UNIVERSITY PARK — Jason Cabinda has progressed in a lot of ways since he got to Penn State in 2014, but his biggest gain might have been a loss.
Cabinda, a linebacker who is preparing for his senior season, has shed 15 or so pounds since cresting at 252 as a sophomore, and said after the Nittany Lions’ practice Wednesday that the difference shows in his play.
“I’m feeling fast,” Cabinda said. “It’s been going well. I really love the way I’ve been playing.”
Although Cabinda said he “didn’t really feel good carrying 250,” coach James Franklin noted that he’s not the only player who emphasized bulking up when he entered college.
“What happens a lot of times with guys in high school, and early in college, is you think you have to get big, big, big, big, big,” Franklin said.
While Cabinda’s weight has changed, his basic style hasn’t. He just might be visible on more of the field than in the past.
“Jason’s a very physical player, whether he’s 250 or whether he’s 235,” Franklin said. “What this does is, it gets him to a weight where he’s still comfortable playing the physical aspect of the game, but it increases his athletic ability.
“Obviously, if you’re not carrying 15 extra pounds, he’s got a chance to be a sideline-to-sideline guy, instead of a tackle-to-tackle guy.”
The key to shedding those extra pounds, Cabinda said, was a simple adjustment in his eating habits.
“Little things,” he said. “Meeting with the nutritionist to get my diet right, drinking more water, staying away from the crappy food.”
Giving up fast food, he said, was the toughest part. A chain that specializes in Chinese cuisine was a particular favorite, but he figures the rewards for eating better far outweigh any negatives.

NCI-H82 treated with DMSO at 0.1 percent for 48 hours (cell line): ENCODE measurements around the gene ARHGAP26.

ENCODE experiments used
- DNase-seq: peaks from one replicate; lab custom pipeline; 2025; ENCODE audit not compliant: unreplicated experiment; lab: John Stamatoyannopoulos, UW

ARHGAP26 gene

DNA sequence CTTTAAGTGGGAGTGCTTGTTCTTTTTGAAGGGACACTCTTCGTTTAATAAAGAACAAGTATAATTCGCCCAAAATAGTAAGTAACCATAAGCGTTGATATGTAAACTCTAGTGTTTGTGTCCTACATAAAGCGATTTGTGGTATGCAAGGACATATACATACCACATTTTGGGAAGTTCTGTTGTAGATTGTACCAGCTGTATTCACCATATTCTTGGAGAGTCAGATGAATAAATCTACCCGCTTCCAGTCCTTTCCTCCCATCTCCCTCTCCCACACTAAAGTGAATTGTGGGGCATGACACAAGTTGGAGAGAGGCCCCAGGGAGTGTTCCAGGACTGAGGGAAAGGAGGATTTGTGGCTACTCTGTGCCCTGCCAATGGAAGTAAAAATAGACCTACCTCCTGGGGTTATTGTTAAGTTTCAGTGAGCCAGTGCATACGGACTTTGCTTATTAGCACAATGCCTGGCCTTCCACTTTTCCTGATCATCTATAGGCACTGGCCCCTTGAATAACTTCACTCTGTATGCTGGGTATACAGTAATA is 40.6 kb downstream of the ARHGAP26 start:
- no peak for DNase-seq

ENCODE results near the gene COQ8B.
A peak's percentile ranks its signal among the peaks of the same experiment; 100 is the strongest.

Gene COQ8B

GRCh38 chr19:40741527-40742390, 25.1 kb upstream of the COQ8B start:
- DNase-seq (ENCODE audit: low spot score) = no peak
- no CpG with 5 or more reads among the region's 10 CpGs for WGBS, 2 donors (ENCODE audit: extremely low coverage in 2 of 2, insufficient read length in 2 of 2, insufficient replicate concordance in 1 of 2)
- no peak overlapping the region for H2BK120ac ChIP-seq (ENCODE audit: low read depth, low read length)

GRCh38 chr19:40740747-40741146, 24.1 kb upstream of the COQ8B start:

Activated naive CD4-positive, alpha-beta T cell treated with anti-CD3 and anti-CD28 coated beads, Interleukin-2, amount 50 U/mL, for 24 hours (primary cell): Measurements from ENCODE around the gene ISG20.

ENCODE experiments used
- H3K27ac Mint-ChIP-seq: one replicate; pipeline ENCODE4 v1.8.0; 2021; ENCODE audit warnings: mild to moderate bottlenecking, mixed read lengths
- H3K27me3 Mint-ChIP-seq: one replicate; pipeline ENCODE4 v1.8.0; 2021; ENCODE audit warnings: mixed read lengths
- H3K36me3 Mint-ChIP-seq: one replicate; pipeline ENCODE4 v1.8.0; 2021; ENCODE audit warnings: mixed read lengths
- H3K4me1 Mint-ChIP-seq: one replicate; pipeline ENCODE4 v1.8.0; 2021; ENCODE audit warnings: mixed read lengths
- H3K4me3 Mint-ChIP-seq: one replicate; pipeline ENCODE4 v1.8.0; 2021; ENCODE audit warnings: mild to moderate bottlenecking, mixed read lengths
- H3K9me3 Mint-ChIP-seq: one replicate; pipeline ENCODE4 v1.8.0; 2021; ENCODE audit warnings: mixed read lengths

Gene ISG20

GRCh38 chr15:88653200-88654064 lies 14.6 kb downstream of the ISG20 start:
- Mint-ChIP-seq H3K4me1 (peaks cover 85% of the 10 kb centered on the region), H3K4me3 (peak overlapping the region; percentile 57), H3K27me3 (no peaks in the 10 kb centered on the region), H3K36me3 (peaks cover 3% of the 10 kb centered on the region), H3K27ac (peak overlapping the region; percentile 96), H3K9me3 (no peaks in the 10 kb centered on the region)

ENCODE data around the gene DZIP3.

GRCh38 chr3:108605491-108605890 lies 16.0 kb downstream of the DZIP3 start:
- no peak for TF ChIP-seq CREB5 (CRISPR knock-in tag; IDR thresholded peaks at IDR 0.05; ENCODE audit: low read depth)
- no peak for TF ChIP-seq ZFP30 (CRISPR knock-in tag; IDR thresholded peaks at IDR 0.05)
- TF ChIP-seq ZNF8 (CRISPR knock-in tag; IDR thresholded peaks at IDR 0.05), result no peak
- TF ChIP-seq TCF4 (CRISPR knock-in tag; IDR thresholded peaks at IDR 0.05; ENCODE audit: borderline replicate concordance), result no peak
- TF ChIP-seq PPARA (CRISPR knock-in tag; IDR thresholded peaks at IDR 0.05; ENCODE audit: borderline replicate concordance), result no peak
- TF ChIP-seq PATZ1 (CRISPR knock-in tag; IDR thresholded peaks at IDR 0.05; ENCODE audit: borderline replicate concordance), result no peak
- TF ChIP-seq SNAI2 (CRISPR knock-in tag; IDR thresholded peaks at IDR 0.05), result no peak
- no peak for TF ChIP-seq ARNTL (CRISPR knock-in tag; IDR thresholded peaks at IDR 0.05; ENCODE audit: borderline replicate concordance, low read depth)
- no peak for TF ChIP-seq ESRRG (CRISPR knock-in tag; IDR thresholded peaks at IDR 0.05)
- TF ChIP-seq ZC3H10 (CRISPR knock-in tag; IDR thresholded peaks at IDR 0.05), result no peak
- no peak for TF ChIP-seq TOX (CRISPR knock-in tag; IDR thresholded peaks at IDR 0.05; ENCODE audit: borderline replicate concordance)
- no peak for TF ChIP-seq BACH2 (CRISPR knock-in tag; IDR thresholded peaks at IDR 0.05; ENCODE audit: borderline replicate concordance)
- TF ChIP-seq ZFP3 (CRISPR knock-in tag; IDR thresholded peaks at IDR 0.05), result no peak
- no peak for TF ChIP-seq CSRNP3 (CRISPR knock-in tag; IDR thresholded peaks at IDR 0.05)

“You get out of your body what you put into it, so when you’re eating right, eating healthy, you just play better,” Cabinda said. “You feel better. You recover better.”
Not that spring practice has been particularly taxing for him. Cabinda’s workload has been relatively light, as the coaching staff tries to get more reps for players working to establish their credentials.
“Jason Cabinda, we pretty much know who he is,” Franklin said. “That doesn’t mean he still doesn’t have areas where he needs to get better, still needs to work on, but there are other guys where there are more pressing needs, who we need to figure out who they are.”
Cabinda spends some of his time mentoring younger teammates, something he began to do while recovering from an injury that forced him to sit out five games in 2016.
“Being in that role helped me understand the defense a lot more,” he said. “When you’re coaching guys, you’re learning stuff about your position. You’re always learning.”
Cabinda knows his position well enough to have recorded 81 tackles, 36 of them unassisted, in nine games last season.
He commands enough respect that he is one of Penn State’s three captains, and has a pretty good feel for his teammates’ mindset coming off a season in which they won the Big 10 and went to the Rose Bowl.
“Guys are playing super-fast,” he said. “Really confident.
“It’s more of a veteran team; you have a lot of guys who have a lot of experience. You can tell how much guys care about being right and playing well.”
Notes: Franklin offered unsolicited praise for freshman offensive lineman Mike Miranda, calling him “a guy who has done a really nice job for only being on campus a couple of weeks.” … Freshman defensive back Lamont Wade of Clairton was in a group of players fielding punts at the end of Wednesday’s practice.